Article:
If you ask me – which you didn't, but that's what blogging's all about, right? – the fact that Rachel is pretty much off limits (what being engaged and all, and also completely out of Vincent's league), yet quite insecure and fragile, is bringing out a tender side to a man I might previously have imagined at home waxing his own chest to the strains of Shaggy singing 'Mr Lover Lover'. Perhaps we – or rather I - have completely misjudged him, and rather than being an oily little manslut, he is painfully starved of affection and trying to reassert some kind of masculinity after having his balls cut off (metaphorically speaking, of course) by Matt D'Angelo last series. D'Angelo, for Strictly-come-latelies, seduced Vincent's professional and romantic partner Flavia with his own hands-on, hands-all-over approach to steam-rollering a woman into submission.

Perhaps the 'journey' of this year's Strictly – for there is one every year, as sure as Arlene will alliterate – will not come from Mark Foster learning to move his hips or his facial features, or Christine Bleakley discovering her inner sex goddess (as opposed to bleating on about how much hotter the other girls are – zzzzzz), but the transformation of Vincent Simone from perv to prince.

Friday, 10 October 2008

Another Oxfam crusade…

Friday lunchtime. Oxfam, Drury Lane, London WC2.  Thanks to some eccentric shelving whim of the staff, I was very pleased to see a compendium of work by the popular young (and, if you absolutely must, chicklit) author Lisa Jewell resting on the shelf marked 'Literary Criticism' , just a few volumes away from Chaucer and the rest of the lads from the A-level canon. While Jewell's first novel, the marvellous Ralph's Party,  was unexpectedly feted by Tom Paulin on Late Review, her subsequent work has failed to win her the same kind of critical plaudits as, say, Ian McEwan. Thank goodness, then, that someone at Oxfam is On Her Side, and doing their bit to insinuate her work into the academic literary jungle.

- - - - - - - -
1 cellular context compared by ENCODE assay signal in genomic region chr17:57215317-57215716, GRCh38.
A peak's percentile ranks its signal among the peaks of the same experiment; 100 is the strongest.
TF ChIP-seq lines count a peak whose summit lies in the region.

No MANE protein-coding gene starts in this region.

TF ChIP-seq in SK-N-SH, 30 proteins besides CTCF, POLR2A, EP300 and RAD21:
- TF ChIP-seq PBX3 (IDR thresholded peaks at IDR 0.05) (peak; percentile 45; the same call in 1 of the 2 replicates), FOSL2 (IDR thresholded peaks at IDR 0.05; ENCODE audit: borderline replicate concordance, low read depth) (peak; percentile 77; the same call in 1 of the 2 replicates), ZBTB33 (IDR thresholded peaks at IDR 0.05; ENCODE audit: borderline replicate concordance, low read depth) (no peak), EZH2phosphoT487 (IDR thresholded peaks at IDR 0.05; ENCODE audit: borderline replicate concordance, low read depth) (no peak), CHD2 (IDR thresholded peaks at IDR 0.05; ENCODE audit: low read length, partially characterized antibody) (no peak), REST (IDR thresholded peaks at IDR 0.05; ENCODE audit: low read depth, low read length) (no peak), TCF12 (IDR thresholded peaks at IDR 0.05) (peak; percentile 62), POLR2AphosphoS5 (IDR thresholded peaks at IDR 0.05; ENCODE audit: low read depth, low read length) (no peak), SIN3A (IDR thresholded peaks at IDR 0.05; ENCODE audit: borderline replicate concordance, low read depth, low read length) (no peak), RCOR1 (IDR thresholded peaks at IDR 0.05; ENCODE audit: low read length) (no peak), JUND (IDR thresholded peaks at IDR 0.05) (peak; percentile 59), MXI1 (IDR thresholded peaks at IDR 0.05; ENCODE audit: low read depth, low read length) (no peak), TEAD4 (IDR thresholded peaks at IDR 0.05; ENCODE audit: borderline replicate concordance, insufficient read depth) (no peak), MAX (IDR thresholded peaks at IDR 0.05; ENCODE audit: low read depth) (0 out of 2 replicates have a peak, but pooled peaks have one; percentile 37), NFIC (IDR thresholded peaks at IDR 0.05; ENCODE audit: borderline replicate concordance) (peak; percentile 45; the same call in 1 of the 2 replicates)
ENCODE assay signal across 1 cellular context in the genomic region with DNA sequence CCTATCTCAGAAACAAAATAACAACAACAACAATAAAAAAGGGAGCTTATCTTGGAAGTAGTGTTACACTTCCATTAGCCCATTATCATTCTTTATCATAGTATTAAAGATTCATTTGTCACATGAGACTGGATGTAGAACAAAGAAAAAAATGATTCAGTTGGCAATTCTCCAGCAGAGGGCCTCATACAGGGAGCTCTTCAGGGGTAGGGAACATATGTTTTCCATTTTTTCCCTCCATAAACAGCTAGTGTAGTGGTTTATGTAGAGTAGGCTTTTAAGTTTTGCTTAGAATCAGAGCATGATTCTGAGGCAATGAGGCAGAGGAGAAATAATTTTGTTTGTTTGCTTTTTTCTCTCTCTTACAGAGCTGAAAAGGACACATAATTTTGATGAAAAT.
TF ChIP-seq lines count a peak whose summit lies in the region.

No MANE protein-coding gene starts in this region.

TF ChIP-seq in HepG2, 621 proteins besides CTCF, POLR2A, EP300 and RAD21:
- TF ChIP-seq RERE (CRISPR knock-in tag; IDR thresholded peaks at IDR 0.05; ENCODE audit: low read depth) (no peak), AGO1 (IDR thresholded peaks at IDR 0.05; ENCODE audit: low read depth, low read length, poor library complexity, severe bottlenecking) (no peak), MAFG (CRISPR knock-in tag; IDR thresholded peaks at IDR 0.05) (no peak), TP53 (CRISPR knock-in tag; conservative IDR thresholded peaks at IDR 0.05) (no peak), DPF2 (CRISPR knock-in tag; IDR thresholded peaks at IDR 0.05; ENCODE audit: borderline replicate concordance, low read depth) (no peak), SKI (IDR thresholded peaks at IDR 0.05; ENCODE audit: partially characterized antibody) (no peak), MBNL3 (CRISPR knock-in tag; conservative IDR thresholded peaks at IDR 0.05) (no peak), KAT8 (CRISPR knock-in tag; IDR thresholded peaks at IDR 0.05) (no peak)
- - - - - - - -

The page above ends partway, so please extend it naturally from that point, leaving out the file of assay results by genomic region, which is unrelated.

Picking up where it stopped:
However, that the same staff member has chosen to place the work of Jane Green on this shelf too is nothing less than total lunacy. I have only read Mr Maybe but Christ, let me tell you. It wasn't fit to clean up after Ralph's Party.

Tuesday, 7 October 2008

Exceedingly seasonal novelties

I'm applauding Mr Kipling for casting aside his fusty, husky, tweed-and-tombolas image and embracing both seasonal gimmicks and alliteration, with these Fiendish Fancies. 

Were I MD of Kipling Inc (a position I would like to formally declare myself available for, in the event that it should become vacant), I would have encouraged someone in a hairnet to tip a bit of orange essence into the vat of synthetic buttercream fancy-filler. As well as providing a flavoursome match for the tiger-striped visual, I think a tangy orange Fiendish Fancy would be just the ticket for people who don't find a Jaffacake quite enamel-corrodingly sweet enough. I'll be using this idea in my job application, when the Kipling board ask me what improvements I would make to the range. If you'll excuse me, I must go off and brainstorm recipe ideas around extra-bitter Lemon Slices for National Divorce Day.

Sunday, 5 October 2008

Madeley makeover

Richard Madeley, it's sad to hear about the difficult relationship you had with your father but let's look at the positives here – I think everyone's really digging your Jack Bauer makeover.

Saturday, 4 October 2008

It's not Terry's, it's MRINE

Despite a late night, I had to be up revoltingly early (to me anyway – it probably constitutes a lie-in to anyone who has children or a purpose) to have an MRI on my finger.